Season for Change announces a full programme of climate-focused commissions, activations, and events led by the arts and culture sector ahead of COP26.
April – July 2021
● Mass participation and activations for climate action and justice led by the UK arts and culture sector
● 15 commissioned projects, produced by writers, makers, human ecologists, activists, researchers, musicians, producers, dramaturgs, creators, poets, realists and dreamers
● Launch of Season for Ex-Change Part 2, an 8 week programme of talks, events and workshops.
● Launch of Love Ssega’s new EP and comic focused on air pollution in London’s South Circular.
● An open programme, inviting every artist to engage with the most important conversation of our time.
Season for Change has announced a full, nationwide programme of creative projects inspiring inclusive climate action. Workshops, performances, exhibitions, talks, and film screenings will take place across the country from April-July 2021, ahead of COP26, the UN’s climate negotiations hosted by the UK this November.
Led by Artsadmin and Julie’s Bicycle, and supported by Arts Council England and Paul Hamlyn Foundation, Season for Change is the UK’s most ambitious cultural movement focused on climate action and climate justice.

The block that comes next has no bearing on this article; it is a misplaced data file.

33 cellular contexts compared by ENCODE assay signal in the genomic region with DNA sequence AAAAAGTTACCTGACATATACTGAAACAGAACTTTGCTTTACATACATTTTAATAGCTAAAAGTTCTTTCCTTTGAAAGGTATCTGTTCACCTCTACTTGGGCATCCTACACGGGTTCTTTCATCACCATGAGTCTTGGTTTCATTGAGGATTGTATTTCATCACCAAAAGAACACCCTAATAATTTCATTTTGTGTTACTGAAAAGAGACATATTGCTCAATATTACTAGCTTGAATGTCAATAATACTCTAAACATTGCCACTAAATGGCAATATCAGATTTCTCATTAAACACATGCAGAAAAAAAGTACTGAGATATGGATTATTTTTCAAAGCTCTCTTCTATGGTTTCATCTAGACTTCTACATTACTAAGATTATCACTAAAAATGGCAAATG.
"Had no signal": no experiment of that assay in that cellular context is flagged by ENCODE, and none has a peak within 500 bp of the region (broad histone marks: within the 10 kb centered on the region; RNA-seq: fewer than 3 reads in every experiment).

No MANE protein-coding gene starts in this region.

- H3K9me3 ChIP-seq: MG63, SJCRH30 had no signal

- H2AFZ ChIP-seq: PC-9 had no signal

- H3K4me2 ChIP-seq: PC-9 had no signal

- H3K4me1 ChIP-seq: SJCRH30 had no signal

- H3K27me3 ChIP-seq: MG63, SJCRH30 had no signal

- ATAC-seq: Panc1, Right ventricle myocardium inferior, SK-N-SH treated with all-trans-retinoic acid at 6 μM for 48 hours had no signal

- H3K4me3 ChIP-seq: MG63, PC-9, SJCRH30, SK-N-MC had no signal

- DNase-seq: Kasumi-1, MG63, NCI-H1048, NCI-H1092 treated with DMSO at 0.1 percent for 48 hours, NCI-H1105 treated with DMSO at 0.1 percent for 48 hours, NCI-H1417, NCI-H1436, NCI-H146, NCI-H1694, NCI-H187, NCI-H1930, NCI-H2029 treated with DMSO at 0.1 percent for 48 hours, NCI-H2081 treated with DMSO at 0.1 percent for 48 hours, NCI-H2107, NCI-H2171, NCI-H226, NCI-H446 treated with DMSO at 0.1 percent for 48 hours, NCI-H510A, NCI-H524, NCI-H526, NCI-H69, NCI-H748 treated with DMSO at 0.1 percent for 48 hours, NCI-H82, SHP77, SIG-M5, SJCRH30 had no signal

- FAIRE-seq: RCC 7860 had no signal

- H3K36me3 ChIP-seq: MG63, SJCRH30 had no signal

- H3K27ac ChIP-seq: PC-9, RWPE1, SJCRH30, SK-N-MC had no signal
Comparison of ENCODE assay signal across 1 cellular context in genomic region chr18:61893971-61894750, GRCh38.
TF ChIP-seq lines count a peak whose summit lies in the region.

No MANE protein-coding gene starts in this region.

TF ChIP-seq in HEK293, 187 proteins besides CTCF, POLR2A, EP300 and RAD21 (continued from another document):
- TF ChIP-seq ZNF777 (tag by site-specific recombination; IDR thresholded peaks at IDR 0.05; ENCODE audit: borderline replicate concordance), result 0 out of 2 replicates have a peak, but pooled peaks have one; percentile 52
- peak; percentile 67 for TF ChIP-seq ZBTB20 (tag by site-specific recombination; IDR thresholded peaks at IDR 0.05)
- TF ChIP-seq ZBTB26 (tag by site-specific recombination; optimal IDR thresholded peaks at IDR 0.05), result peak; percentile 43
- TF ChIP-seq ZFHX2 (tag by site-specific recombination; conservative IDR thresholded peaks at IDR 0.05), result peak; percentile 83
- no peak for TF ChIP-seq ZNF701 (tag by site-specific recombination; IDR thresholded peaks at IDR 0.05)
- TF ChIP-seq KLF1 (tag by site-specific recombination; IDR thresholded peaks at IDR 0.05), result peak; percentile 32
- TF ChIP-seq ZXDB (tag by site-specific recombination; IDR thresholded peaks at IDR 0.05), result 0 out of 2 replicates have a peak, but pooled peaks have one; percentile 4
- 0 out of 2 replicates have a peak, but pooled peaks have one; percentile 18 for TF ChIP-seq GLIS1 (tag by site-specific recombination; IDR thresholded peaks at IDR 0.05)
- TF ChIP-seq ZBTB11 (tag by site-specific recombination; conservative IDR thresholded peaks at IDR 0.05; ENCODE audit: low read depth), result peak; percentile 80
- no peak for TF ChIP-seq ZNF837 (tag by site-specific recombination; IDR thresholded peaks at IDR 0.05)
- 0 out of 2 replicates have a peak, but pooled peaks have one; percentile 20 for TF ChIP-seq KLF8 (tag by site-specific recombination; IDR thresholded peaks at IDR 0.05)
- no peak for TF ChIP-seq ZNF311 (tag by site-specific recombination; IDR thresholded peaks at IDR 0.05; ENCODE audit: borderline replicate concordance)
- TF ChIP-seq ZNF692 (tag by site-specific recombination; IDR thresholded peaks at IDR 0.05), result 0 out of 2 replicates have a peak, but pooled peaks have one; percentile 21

At the heart of Season for Change are 15 multidisciplinary art commissions including 9 participatory projects with arts organisations, and 6 Common Ground commissions led by artists working with historically under-represented communities in the climate movement. The commissions are supported by a lively open programme, where any artist, creative or cultural organisation can get involved by producing a climate-focused event or activation.
The commissioned projects (fully detailed in the attached appendix) explore the crucial intersection of environmental and social issues such as race, gender, identity, mental health, and the future impact of climate change on our daily lives, and the world.
Artists will question how we can reimagine the climate crisis through creativity, and how the arts can help us realise alternative visions of the future.
Theatre group Ergon Theatre, will stage an ecological trial set in 2061 with audiences playing the role of judge and jury, whilst performing arts company METIS, directed by Zoë Svendsen, creates a new show imagining the world(s) we want to live in.
Women, Nature and Landscape
Through a project spanning ten years honouring women activists globally, Walking Forest, led by Ruth Ben-Tovim, Anne-Marie Culhane, Lucy Neal and Shelley Castle will explore links with activism, natural forest networks and communities. In partnership with Coventry City of Culture 2021, the Forestry Commission and Moor Trees.
Music and spoken word performance